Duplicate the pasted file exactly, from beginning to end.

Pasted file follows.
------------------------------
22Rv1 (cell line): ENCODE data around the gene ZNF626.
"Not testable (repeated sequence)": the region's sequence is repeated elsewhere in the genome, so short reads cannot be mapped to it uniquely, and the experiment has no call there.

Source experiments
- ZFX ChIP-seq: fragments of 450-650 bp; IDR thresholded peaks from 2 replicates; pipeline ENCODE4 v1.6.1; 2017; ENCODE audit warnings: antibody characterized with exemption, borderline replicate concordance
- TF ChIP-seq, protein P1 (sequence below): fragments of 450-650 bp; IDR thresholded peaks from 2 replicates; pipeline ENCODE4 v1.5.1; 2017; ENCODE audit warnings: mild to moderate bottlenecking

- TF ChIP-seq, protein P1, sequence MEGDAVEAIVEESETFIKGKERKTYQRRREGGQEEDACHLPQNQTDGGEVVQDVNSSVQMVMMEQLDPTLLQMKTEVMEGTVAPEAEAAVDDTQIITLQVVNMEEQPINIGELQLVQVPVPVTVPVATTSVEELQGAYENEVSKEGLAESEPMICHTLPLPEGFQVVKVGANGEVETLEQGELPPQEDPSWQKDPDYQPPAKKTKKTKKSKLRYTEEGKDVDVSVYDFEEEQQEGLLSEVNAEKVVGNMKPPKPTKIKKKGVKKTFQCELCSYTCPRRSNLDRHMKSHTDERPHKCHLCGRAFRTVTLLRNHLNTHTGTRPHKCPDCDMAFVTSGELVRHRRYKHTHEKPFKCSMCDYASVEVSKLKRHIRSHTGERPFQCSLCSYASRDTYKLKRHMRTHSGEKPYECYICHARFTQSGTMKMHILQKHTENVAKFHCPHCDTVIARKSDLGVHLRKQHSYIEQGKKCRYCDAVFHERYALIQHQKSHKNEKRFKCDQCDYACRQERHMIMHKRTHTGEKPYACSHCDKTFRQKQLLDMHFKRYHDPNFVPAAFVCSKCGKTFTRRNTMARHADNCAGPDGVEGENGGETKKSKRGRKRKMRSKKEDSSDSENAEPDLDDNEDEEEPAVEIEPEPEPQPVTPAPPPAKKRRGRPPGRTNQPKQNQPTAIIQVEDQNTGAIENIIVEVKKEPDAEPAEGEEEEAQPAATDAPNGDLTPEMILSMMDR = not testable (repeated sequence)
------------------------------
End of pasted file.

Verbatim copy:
22Rv1 (cell line): ENCODE data around the gene ZNF626.
"Not testable (repeated sequence)": the region's sequence is repeated elsewhere in the genome, so short reads cannot be mapped to it uniquely, and the experiment has no call there.

Source experiments
- ZFX ChIP-seq: fragments of 450-650 bp; IDR thresholded peaks from 2 replicates; pipeline ENCODE4 v1.6.1; 2017; ENCODE audit warnings: antibody characterized with exemption, borderline replicate concordance
- TF ChIP-seq, protein P1 (sequence below): fragments of 450-650 bp; IDR thresholded peaks from 2 replicates; pipeline ENCODE4 v1.5.1; 2017; ENCODE audit warnings: mild to moderate bottlenecking

- TF ChIP-seq, protein P1, sequence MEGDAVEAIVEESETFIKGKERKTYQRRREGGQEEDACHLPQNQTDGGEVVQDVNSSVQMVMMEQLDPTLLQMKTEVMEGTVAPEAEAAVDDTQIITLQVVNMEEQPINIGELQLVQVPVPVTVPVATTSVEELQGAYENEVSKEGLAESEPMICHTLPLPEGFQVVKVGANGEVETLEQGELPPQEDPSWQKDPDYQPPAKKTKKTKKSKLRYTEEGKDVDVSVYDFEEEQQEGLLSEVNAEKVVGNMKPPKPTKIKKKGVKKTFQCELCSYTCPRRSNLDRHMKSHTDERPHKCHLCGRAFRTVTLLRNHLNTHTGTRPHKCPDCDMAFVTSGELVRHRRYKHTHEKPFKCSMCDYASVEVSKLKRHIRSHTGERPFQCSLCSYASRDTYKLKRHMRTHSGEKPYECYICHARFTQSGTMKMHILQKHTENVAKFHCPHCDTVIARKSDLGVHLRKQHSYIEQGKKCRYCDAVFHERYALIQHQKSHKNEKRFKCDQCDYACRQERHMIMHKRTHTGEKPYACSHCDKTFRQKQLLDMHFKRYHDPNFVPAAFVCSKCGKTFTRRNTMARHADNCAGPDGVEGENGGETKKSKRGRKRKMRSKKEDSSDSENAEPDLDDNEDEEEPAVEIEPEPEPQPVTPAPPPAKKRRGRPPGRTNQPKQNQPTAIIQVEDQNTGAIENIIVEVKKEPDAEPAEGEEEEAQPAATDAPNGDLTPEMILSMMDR = not testable (repeated sequence)